The next full meeting of our council is Monday’s anachronistic annual ‘mayor-making’ ceremony in the Town Hall chamber. Ahead of it, the council’s two political groups have been tinkering with their line-ups. Our political editor, WALTER CRONXITE, reports that one appointment could be a sign of significant national changes ahead
Downing Street insider Mario Creatura may have provided an important clue to the timing of the impending departure of Theresa Mayhem as Prime Minister, after he accepted a promotion within Croydon Tories’ opposition group.
Creatura, the Coulsdon Town councillor, works as a special adviser to the Prime Minister, and so is restricted under the strict Civil Service Code of Conduct from speaking publicly on political matters relating to his minister’s area of responsibility. As Creatura works for the PM, that covers pretty much everything.
Until now, in his role as the Croydon Conservatives’ chief whip, Creatura has dodged any serious breaches of his employer’s code.
But Tim Pollard, the leader of the Tory opposition group on the council, has now handed Creatura the role of shadow cabinet member for communities, safety and justice.
As a Katharine Street source said, “Either Mario intends to say nothing whatsoever in the Town Hall chamber in the coming year about important issues such as policing and knife crime, at risk of losing his Downing Street job.
“Or he already knows when the Prime Minister is finally going to stand down, and it is soon. Because when May goes, Mario’s sure to lose his job in Number 10.”
Once freed of his Civil Service job restrictions, Creatura, the sometime gobby fac totum to Gavin Barwell when he was MP for Croydon Central, can be expected to be a gobby presence in the Town Hall chamber, where he takes over the brief from Steve O’Connell, who is winding down his involvement in local politics ahead of his retirement as London Assembly Member next year.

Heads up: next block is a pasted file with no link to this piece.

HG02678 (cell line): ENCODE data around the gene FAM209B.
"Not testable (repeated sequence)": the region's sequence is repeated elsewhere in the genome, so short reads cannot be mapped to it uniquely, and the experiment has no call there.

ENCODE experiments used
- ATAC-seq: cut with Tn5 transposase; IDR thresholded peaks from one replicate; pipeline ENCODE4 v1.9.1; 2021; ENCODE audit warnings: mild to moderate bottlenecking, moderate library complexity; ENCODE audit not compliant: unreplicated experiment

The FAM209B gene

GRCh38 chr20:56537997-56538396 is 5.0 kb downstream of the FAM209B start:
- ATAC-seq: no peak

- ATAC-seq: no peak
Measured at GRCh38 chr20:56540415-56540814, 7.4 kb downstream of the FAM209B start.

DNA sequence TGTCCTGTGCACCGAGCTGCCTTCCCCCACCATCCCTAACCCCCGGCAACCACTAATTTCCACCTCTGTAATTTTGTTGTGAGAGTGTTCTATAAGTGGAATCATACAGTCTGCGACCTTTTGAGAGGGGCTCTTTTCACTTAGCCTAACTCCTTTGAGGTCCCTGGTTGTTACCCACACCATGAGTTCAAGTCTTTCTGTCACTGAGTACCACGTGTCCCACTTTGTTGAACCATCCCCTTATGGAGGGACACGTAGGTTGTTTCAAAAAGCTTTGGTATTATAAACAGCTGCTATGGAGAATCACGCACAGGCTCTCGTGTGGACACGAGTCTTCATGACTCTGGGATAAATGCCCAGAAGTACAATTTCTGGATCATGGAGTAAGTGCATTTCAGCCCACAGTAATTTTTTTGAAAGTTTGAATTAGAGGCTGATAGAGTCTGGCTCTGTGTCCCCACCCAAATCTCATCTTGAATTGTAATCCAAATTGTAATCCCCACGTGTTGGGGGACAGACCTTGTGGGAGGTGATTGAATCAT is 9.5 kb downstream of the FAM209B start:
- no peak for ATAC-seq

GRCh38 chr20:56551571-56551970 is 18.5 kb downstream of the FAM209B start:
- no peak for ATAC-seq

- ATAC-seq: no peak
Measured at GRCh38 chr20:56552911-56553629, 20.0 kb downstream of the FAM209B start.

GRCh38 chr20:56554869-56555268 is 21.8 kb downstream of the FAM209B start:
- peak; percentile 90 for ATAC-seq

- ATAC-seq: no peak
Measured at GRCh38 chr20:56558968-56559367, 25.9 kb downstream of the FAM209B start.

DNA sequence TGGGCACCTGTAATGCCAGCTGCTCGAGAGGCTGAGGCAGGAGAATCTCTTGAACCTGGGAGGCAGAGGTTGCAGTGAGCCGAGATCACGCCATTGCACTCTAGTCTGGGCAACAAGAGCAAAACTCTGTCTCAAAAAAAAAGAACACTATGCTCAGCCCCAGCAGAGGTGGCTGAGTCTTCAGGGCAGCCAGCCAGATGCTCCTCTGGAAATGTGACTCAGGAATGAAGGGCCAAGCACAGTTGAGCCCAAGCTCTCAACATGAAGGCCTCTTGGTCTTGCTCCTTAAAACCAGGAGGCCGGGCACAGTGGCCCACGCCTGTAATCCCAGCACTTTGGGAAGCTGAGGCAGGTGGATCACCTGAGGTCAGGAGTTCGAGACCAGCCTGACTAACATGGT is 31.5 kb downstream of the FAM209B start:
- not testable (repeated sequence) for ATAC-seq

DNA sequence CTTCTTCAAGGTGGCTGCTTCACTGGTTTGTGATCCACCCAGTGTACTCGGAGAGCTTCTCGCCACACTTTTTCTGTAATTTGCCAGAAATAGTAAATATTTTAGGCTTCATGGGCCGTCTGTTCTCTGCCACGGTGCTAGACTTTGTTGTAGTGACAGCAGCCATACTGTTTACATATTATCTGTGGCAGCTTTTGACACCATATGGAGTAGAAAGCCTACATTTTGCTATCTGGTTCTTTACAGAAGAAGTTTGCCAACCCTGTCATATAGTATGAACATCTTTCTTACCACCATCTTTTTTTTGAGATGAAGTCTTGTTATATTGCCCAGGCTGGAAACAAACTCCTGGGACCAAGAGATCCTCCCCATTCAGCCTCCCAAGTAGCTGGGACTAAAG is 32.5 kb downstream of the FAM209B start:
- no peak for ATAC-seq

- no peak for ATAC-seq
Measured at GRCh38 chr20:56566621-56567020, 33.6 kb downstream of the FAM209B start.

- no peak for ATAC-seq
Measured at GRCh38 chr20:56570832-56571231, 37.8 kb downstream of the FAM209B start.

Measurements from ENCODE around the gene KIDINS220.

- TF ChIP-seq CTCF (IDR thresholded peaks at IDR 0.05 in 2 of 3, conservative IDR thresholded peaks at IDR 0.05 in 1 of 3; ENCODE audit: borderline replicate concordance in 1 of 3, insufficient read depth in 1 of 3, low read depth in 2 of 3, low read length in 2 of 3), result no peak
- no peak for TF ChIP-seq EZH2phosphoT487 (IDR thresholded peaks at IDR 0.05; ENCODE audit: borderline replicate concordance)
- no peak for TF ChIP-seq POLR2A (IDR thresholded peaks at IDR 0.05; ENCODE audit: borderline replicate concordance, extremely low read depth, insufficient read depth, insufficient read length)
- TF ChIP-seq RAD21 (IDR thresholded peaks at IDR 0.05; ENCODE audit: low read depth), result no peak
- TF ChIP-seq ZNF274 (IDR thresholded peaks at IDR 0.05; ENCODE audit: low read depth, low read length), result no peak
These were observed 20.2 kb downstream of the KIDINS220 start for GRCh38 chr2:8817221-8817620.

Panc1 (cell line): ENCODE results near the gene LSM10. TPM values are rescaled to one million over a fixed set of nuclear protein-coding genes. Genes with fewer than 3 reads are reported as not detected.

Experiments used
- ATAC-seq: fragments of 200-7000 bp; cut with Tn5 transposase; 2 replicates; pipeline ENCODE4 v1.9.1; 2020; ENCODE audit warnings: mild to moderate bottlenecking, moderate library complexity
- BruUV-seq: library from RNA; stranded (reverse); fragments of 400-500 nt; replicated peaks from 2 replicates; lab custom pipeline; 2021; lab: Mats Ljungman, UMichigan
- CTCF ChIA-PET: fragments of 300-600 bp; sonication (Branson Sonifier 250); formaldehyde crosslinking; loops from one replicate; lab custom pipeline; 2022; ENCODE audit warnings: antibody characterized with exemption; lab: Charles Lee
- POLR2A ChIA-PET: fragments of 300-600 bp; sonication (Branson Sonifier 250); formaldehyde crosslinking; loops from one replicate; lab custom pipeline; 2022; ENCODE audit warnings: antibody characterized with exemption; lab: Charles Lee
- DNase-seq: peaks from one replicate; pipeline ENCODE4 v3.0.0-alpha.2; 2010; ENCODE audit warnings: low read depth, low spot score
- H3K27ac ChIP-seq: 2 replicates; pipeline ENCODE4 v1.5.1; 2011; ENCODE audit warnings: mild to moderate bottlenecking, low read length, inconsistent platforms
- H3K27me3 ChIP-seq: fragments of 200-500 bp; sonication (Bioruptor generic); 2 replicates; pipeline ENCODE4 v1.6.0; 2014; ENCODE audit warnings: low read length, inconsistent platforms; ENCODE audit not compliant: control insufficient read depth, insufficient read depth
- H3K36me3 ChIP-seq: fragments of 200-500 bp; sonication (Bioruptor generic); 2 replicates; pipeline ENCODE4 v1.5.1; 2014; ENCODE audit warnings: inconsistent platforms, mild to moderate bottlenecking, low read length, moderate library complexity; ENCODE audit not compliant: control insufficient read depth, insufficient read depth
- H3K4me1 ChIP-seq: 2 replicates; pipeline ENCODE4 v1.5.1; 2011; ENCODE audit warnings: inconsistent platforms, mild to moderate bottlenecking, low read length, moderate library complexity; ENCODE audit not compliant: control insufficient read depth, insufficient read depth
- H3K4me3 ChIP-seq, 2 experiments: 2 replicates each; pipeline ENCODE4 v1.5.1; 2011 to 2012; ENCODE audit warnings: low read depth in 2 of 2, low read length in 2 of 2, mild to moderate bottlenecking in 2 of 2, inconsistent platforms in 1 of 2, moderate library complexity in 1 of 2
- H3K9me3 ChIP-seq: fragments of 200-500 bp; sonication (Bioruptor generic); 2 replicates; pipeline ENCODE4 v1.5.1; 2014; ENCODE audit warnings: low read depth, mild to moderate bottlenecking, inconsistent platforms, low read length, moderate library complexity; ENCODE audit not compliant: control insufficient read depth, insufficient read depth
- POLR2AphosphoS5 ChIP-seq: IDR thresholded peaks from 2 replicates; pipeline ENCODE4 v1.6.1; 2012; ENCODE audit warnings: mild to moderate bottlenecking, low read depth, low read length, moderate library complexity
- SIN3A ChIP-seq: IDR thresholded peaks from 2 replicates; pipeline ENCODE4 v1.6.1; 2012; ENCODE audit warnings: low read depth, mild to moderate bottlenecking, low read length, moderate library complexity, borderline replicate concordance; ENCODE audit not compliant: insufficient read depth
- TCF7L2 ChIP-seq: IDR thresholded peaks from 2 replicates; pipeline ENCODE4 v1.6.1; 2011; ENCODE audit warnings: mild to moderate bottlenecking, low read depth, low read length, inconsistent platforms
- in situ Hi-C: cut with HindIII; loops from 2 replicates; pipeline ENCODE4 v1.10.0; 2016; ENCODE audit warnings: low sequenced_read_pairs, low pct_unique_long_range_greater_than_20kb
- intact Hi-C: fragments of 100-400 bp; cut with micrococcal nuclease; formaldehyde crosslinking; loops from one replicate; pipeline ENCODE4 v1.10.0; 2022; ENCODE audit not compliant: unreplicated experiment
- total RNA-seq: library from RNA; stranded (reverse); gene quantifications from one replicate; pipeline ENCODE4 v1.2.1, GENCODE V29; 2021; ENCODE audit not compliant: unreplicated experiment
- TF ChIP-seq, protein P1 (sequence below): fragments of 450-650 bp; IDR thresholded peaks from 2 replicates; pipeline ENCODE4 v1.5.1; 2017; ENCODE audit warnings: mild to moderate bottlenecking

The Town Hall promotion, though, will do little to cushion Creatura’s loss of his £80,000 Whitehall wage packet. As a member of the Tories’ council shadow cabinet, he will receive £18,344 per year in allowances, the same he was on as his group’s chief whip.
Of Creatura’s appointment, Pollard said that it “gels well with his recent adoption as the Conservatives’ parliamentary candidate for Croydon Central”, suggesting that, to the surprise of absolutely no one, Creatura will use the position as a soapbox to further promote his own political career.
The rising star of the Croydon Tories, Helen Redfern, elected for Purley Oaks and Riddlesdown ward for the first time last year, gets promoted into the role as chief whip.
In all, Pollard has doled out jobs – and public-funded special responsibility allowances – to 25 of the Tories’ 29 councillors. Which suggests you have to be a special sort of useless not to get a nice little allowances bonus in the Croydon Conservatives’ council group.
One noteworthy casualty in the Tory reshuffle is the virtually invisible Oni Oviri, elected for Purley and Woodcote last May. Oviri’s absences from council business and Conservative campaign sessions has not gone down well.
At least Croydon Conservatives go to the trouble of publicising who is being placed on the gravy train for these tax-payer funded positions.
The increasingly secretive Tony Newman, the leader of the Labour-run council, has done nothing to share with the people who pay his £55,546 council “allowance” the changes he has made to his team, albeit that they are very minor adjustments to the cabinet appointments he handed out 12 months ago.
Newman has opted to make no changes to his front bench or deputy cabinet members, suggesting that he has full confidence in all of them and their work. Even Alisa Flemming.
Either that, or by using hundreds of thousands of pounds of public money as patronage, Newman is satisfied that he has bought off any leadership challenges…
The changes which did go through last week see the recently elected councillor Leila Ben-Hassel given an early step up, becoming the deputy chair of the influential scrutiny committee. She replaces Newman-appointee Sherwan Chowdhury.
The Labour group’s media officer mantle is passed from the apparently out-of-favour Stephen Mann to union official and Momentum member Chris Clark. It is one of those rarities at Croydon Council: a post with some extra work but no money attached.
Whether Clark has any more success than his predecessors at getting his secretive leader to understand what media engagement really means seems unlikely.
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